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Lemon Cucumber Brined Pickles Recipe

Amber Shehan August 18, 2016

When life gives you lemons, make lemonade. When life gives you lemon cucumbers, make delicious pickles!

Lemon Cucumber Brined Pickles by pixiespocket.com

Have you ever grown or used lemon cucumbers? These lovely yellow globes were new to me until I visited a friend whose garden was more prolific than she could keep up with. I left with a bag full of round, yellow cucumbers that looked more like yellow squash than anything else. If you want to try growing some of your own, you can get heirloom seeds from Richter’s Herbs or Sow True Seed.

If you’ve never had lemon cucumbers, they are worth a nibble! Eaten raw, they just as refreshing and cooling and crisp as the more familiar green cucumbers, but the skin is a little thicker and more firm between the teeth. If I were to use these in a salad, I’d definitely remove some if not all of the peel.

There was no way I could use up the whole bag that I received just by snacking on lemon cucumbers with ranch, so I decided to see how they could handle a bit of brining.

Lemon Cucumber Brined Pickle Recipe as seen on pixiespocket.com
Image Credit: SpecialtyProduce.com
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Lemon Cucumber Brined Pickles

Lemon Cucumber Brined Pickles by pixiespocket.com

This is a small batch recipe that makes one quart jar. Scale it up if you like! You’ll have to refrigerate and use these pickles within a few months. Although you can process them in a water bath, I tend not to, as it makes these pickles far too soft for my taste.

Mince these up into your next chicken salad or potato salad instead of dill pickles or use them on a charcuterie board for a vibrant splash of yellow color.

  • Author: Amber Shehan

Ingredients

  • 1-quart jar, lid, and band – all cleaned and sanitized
  • 3 lemon cucumbers (or as many as you can fit in the jar)
  • 1 or 2 garlic cloves, halved
  • 1 small sweet onion cut into rings
  • 1 Tbsp salt

Brine Ingredients

  • 1/2 cup apple cider vinegar
  • 1/2 cup rice vinegar (any light vinegar will do)
  • 1/2 cup water
  • 1 Tbsp sea salt
  • 1/8 tsp mustard seed (just a pinch or two, really)
  • 1 cardamom seed (just for a hint o’flavor)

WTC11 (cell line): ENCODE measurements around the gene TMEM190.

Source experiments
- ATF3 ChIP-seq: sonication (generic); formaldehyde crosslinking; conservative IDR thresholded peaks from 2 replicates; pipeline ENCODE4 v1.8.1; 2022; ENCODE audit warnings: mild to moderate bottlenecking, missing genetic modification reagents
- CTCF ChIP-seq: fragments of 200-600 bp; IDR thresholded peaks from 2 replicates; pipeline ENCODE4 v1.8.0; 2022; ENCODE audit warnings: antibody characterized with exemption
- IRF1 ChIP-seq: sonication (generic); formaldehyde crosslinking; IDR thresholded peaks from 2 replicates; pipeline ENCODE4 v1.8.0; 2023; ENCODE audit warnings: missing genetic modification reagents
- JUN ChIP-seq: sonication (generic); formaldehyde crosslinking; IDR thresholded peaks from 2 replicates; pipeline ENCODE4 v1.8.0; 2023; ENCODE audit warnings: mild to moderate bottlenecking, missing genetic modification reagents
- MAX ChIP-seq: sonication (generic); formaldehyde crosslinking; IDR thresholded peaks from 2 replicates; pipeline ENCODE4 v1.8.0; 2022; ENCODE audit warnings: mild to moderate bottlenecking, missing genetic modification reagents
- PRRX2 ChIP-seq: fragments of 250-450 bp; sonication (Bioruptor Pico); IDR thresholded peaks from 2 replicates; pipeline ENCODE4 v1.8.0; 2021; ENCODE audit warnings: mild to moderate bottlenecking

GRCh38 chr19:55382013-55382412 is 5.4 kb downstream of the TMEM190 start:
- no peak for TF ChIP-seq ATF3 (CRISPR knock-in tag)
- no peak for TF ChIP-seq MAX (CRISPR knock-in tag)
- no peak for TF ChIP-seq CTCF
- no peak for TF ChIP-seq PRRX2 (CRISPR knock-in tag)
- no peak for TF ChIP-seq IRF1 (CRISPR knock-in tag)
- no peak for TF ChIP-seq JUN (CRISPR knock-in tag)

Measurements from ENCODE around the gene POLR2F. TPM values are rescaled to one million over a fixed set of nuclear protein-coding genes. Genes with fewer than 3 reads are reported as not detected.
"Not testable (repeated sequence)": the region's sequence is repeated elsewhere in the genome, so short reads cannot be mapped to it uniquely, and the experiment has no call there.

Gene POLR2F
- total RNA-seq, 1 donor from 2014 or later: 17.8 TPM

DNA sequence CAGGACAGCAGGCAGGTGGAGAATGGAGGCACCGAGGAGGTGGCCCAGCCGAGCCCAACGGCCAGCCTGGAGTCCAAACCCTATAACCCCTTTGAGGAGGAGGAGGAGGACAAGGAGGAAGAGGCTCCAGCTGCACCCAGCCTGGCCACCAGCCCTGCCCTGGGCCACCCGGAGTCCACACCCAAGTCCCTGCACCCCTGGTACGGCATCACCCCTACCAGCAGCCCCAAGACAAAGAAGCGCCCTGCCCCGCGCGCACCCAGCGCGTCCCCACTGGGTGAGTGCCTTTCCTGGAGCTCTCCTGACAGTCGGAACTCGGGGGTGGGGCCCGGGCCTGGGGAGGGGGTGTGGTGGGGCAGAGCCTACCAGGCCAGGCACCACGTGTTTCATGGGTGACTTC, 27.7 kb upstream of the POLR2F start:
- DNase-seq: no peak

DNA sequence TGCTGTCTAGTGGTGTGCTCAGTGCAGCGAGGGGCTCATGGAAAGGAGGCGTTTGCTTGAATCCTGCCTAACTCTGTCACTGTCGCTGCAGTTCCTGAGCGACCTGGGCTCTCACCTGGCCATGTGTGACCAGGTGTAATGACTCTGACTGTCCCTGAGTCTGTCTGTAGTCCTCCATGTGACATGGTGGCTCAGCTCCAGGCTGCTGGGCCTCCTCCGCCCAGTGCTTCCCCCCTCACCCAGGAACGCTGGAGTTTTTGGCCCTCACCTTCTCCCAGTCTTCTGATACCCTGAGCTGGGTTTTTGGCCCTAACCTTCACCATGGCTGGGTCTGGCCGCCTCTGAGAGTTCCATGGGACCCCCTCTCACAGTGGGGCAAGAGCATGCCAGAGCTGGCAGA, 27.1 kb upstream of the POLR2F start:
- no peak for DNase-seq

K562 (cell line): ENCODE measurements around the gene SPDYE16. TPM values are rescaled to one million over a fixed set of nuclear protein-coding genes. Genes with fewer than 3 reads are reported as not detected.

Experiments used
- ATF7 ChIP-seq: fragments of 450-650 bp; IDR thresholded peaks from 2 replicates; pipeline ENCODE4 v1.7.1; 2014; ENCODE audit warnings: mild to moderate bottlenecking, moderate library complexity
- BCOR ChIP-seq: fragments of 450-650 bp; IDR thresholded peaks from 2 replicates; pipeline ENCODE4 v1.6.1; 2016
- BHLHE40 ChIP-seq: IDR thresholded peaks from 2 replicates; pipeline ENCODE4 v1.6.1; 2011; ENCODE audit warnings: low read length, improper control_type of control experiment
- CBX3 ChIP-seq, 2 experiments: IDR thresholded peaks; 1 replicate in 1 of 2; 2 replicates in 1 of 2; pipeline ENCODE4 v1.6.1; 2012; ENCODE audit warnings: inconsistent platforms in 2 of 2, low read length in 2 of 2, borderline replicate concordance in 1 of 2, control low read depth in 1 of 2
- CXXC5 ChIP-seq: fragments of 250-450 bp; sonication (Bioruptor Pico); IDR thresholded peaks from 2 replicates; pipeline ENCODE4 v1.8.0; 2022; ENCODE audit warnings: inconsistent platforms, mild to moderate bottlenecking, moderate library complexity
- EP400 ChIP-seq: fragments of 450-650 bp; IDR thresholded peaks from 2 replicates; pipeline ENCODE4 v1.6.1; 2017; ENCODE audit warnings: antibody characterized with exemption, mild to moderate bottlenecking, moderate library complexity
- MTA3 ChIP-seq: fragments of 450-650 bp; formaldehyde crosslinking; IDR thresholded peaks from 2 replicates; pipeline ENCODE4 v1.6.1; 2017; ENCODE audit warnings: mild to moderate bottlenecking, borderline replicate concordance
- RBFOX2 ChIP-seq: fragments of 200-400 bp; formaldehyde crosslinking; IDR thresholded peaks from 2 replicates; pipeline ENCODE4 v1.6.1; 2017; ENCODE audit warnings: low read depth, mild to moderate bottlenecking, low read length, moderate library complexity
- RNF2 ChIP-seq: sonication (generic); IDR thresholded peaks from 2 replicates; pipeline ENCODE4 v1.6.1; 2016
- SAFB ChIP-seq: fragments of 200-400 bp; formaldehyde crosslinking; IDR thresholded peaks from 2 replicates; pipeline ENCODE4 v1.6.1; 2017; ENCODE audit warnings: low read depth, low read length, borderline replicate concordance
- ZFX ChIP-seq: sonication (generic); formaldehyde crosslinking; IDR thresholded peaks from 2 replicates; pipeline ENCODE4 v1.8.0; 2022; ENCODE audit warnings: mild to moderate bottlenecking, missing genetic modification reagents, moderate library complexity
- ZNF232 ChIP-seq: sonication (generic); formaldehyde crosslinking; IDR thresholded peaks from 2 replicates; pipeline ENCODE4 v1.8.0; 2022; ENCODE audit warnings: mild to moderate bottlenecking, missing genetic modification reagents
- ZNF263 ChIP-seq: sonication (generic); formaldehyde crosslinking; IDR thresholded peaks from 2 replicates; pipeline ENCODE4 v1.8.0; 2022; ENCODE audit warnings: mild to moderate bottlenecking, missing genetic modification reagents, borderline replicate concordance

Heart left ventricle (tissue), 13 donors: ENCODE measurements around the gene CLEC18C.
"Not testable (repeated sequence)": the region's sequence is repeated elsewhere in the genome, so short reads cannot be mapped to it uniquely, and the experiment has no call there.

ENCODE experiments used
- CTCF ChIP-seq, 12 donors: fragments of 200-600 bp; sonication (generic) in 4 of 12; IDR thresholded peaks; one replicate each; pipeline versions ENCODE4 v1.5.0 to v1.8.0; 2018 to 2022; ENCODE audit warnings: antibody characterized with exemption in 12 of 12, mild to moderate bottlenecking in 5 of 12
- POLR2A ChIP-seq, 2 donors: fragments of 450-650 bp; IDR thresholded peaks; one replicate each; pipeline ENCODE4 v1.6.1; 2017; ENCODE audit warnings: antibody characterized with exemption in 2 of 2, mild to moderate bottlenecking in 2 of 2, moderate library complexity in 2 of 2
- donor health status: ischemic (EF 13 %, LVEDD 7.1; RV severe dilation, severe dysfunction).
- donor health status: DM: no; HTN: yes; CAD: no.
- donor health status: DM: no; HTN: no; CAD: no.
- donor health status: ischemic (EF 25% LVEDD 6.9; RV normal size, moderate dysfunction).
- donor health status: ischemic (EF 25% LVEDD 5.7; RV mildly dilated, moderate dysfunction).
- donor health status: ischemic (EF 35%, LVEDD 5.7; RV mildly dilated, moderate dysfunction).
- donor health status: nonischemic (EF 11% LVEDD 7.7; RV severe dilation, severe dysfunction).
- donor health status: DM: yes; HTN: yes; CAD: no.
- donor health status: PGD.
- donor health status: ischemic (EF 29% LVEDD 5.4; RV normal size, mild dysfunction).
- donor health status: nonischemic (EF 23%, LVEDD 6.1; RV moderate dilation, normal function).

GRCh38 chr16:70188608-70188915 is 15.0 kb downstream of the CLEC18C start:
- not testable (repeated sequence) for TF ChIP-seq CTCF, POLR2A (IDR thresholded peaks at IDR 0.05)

• A few grinds of black pepper
  • A splash of hard apple cider or mead
  • An oak leaf or grape leaf will help keep your pickles crunchier

Instructions

Slice the fat, round cucumbers into rounds and half or quarter them into whatever size you like. Try not to get them TOO thin or small, unless you like squishy pickles.

Add a layer of cucumbers, garlic, and onions to the jar and sprinkle them with some of the salt. Repeat this process until the jar is full.

Mix your vinegars, water, sugar, the rest of the salt, and the cider/mead in a pan on the stove, stir them well, and bring the brine up to boil.

Add the mustard seed, cardamom, and black pepper seasonings directly to the jar.

Pour the boiling brine carefully over the veggies in the jar. Once you have filled it, put on the lid and band and let it rest on the counter until it is room temperature.

Once it’s cooled off completely, label the jar with the contents and date and store it in your fridge. Give it a day or so for the flavors to meld and then enjoy it until it is all gone.


Want to play around with recipes? Here are a few sources I used to inspire the recipe above:

http://www.foodnetwork.com/recipes/rachael-ray/quick-pickles-recipe.html

http://www.thekitchn.com/cooking-basics-very-easy-pickl-83971

Amber Shehan

Hi! I'm Amber Pixie, and this is my site. Enjoy the recipes, information, posts, and please feel free to message me if you have questions!

8 Comments

  1. Janine in NW Montana on August 19, 2016 at 11:52 am

    Thanks! I planted this variety of cukes in an EarthBox in my greenhouse this year to try. I am in utter disbelief as to how fast and well the vines grew. Unfortunately, most of the fruit is developing all at once. I was just telling my husband that I had no idea what to do with the bounty.

    • Amber Shehan on August 19, 2016 at 12:36 pm

      Thanks for the input, Janine! I have looked and EarthBox but never used them. 🙂 Now you have at least ONE thing you can do with them, I hope it helps allay some of your big harvest!

  2. Kristi @homesteadwish on August 22, 2016 at 2:49 pm

    I have never heard of these. Do they have a lemon taste at all, or is it just because they kinda look like lemons? Thanks for sharing about this!

    • Amber Shehan on August 22, 2016 at 2:59 pm

      They taste like normal cucumbers, but the rind is a bit firmer than the green ones! I think they are just called Lemon cucumbers because they are round and yellow. 🙂 Thanks for commenting!

  3. Rhianon on October 12, 2016 at 6:27 pm

    Wow, this sounds so good! I definitely need to pickle my lemon cucumbers next year. Do you ever ferment your pickles? I love how crunchy they are and how they have the beneficial bacteria. So good! Here’s a great recipe http://www.spoiledtoperfection.com/recipe_fermented-carrots.php

    • Amber Shehan on October 13, 2016 at 1:34 pm

      Thanks, Rhianon. I do a lot of fermenting, but the lemon cucumbers seemed a bit soft and I was concerned it wouldn’t take well to long time in the salt brine. 🙂 The carrots sound lovely!

  4. Janice proctor on August 11, 2019 at 10:22 pm

    I’m so excited to make these but I have a couple questions. if doing them in a water bath, how long would they need to be in there? And, how much longer would they last doing them that way VS in the fridge?

    • Amber Pixie on August 12, 2019 at 10:39 pm

      I’m afraid I can’t answer that, Janice, as I haven’t tried it with these pickles. I’ve only done whole pickle cucumbers and that was ages ago. I’m sorry! Maybe if you adapt it to a Ball recipe or other trusted source? Best of luck!

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